The Republican Party started its own inquiry yesterday into whether the Democratic Senatorial Campaign Committee accessed credit reports on more people than Maryland Lt. Gov. Michael S. Steele, a potential candidate in the upcoming U.S. Senate race.
National Republican Senatorial Committee attorneys took the first step by sending a letter to the Democratic committee that asks which candidates have had their credit information accessed by committee staffers.
The letter from William J. McGinley and Cleta Mitchell requested information on “how the credit report(s) were accessed, which credit report(s) were accessed, whether any other forms of private financial data were accessed and [whether staffers accessed] any other relevant information related to this serious situation.”
The letter also states concerns about whether the committee destroyed its copy of Mr. Steele’s credit report, despite federal prosecutors’ ongoing investigation. The potential mishandling of the document was reported first by WBAL-TV.
Marc E. Elias, an attorney for the Democratic committee, responded yesterday with a letter stating the staffers accessed only Mr. Steele’s report.
“This was a single incident involving two staffers who demonstrated poor judgment,” Mr. Elias stated. “No other candidates or senators had their credit reports accessed.”
Mr. Elias also stated the committee “took appropriate action to ensure there was neither useof the credit information nor any additional access to it.” However, he did not directly address the issue of whether the committee destroyed its copy of Mr. Steele’s report.
The U.S. attorney’s office for the District and the FBI are investigating the two former staffers who apparently obtained Mr. Steele’s credit report after finding his Social Security number on court documents.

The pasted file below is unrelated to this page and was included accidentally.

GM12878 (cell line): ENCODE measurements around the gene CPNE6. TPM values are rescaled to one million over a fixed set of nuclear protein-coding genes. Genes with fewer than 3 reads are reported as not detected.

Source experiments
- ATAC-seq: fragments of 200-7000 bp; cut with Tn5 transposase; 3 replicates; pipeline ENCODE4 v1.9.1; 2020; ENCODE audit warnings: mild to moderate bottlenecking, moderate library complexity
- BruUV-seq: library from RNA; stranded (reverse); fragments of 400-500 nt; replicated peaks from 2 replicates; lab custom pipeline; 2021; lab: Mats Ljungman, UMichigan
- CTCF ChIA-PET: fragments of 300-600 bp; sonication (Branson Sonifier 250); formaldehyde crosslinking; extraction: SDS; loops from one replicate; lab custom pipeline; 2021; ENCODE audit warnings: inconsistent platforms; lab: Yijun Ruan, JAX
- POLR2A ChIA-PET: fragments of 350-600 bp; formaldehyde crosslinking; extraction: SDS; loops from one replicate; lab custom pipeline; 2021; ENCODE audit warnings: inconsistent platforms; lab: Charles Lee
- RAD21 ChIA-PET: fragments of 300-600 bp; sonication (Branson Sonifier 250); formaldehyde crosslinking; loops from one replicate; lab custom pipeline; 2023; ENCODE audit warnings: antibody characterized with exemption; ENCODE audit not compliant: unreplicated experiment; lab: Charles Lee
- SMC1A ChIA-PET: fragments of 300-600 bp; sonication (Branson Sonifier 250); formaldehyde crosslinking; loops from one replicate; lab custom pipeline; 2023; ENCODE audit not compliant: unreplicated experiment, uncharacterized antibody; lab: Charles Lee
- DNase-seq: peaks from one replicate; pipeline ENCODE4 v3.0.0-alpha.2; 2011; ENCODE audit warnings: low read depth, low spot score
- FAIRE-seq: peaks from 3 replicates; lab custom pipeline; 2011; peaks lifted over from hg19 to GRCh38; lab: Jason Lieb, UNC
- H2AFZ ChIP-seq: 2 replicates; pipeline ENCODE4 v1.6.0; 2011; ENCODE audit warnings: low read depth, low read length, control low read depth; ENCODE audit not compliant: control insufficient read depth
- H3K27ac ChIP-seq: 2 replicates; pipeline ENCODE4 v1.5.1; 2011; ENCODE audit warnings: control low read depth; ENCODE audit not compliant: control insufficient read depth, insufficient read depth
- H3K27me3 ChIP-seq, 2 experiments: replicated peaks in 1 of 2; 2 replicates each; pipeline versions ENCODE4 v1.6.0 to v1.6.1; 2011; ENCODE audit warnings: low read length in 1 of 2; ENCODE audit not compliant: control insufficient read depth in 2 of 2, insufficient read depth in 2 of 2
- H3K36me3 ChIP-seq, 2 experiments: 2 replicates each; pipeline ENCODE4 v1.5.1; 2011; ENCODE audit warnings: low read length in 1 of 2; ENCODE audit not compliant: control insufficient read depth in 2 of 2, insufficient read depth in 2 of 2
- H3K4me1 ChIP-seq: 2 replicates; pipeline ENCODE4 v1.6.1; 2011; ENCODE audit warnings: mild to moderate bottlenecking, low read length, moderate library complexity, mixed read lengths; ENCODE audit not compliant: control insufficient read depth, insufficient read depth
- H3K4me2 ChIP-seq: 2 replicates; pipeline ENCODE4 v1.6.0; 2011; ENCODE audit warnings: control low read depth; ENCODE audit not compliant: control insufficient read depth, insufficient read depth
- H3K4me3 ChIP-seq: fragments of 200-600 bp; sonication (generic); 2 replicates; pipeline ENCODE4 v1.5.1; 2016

The committee reported the incident to the U.S. attorney in July. The staffers resigned earlier this month, according to a statement issued Tuesday.
A spokesman for the U.S. attorney said yesterday the investigation now is focused on the conduct of the two researchers, but he declined to say whether there was evidence that candidates other than Mr. Steele had their credit information accessed.
Republicans have questioned the Democrats’ characterization of the incident, that it was isolated and that the young staffers had a lapse in judgment, since the staffers have been identified as Katie Barge, the committee’s research director, and her deputy, Lauren Weiner.
Employees in such jobs would be considered senior staffers and managers, said state Republicans and National Republican Senatorial Committee staffers.
Miss Barge previously worked as a researcher for presidential candidate Sen. John Edwards, North Carolina Democrat, and as a research director for Media Matters for America, a Web-based enterprise founded to combat the influence of conservative news commentators.
Miss Weiner had been at the forefront of the committee’s research on Mr. Steele, signing off on numerous requests filed under the Maryland Public Information Act.
The two researchers obtained Mr. Steele’s credit report about a month after he formed a committee to explore running for the U.S. Senate seat left open by retiring Sen. Paul S. Sarbanes, a Democrat.